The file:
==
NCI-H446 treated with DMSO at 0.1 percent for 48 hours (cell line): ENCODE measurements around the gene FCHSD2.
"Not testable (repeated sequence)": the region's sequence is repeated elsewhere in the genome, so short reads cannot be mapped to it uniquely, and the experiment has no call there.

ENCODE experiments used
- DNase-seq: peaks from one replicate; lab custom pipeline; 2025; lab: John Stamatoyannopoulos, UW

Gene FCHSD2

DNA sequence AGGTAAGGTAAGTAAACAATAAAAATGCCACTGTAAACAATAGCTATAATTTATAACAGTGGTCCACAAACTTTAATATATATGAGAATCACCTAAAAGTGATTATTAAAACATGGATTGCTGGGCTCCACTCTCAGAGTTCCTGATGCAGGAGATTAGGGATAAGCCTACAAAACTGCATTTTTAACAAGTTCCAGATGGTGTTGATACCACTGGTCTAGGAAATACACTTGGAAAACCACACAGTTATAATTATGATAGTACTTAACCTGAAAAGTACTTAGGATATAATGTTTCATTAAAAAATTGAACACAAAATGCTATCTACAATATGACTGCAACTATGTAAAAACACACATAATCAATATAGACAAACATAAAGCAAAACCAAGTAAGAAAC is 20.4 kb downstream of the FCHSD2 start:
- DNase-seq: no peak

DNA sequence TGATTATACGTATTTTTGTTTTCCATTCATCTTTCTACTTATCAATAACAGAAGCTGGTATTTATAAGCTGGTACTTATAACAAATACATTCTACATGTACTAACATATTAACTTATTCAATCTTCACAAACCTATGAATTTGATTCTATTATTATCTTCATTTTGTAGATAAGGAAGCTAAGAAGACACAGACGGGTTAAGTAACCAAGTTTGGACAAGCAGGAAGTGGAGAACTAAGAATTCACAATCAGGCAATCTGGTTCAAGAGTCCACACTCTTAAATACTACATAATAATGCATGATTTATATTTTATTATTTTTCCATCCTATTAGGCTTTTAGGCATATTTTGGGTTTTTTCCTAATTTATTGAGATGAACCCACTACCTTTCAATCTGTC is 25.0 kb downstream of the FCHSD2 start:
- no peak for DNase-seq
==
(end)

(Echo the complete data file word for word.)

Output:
NCI-H446 treated with DMSO at 0.1 percent for 48 hours (cell line): ENCODE measurements around the gene FCHSD2.
"Not testable (repeated sequence)": the region's sequence is repeated elsewhere in the genome, so short reads cannot be mapped to it uniquely, and the experiment has no call there.

ENCODE experiments used
- DNase-seq: peaks from one replicate; lab custom pipeline; 2025; lab: John Stamatoyannopoulos, UW

Gene FCHSD2

DNA sequence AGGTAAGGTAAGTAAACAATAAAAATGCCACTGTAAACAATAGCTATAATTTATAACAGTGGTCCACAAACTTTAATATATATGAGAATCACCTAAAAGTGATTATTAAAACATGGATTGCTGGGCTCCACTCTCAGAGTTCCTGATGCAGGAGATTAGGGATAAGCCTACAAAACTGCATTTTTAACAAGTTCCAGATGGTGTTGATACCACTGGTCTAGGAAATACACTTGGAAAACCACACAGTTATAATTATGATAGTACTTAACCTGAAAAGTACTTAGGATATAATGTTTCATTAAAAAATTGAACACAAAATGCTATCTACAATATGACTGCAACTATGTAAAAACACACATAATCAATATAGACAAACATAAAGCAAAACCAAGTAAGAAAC is 20.4 kb downstream of the FCHSD2 start:
- DNase-seq: no peak

DNA sequence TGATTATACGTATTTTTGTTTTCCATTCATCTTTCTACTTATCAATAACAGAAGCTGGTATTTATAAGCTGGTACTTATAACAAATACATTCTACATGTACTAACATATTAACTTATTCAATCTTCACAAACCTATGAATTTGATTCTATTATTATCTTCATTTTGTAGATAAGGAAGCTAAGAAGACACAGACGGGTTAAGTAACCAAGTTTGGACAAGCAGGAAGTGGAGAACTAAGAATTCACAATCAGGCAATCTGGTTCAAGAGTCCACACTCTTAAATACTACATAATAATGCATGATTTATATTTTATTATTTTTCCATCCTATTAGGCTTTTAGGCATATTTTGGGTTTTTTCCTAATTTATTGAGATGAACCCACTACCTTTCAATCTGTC is 25.0 kb downstream of the FCHSD2 start:
- no peak for DNase-seq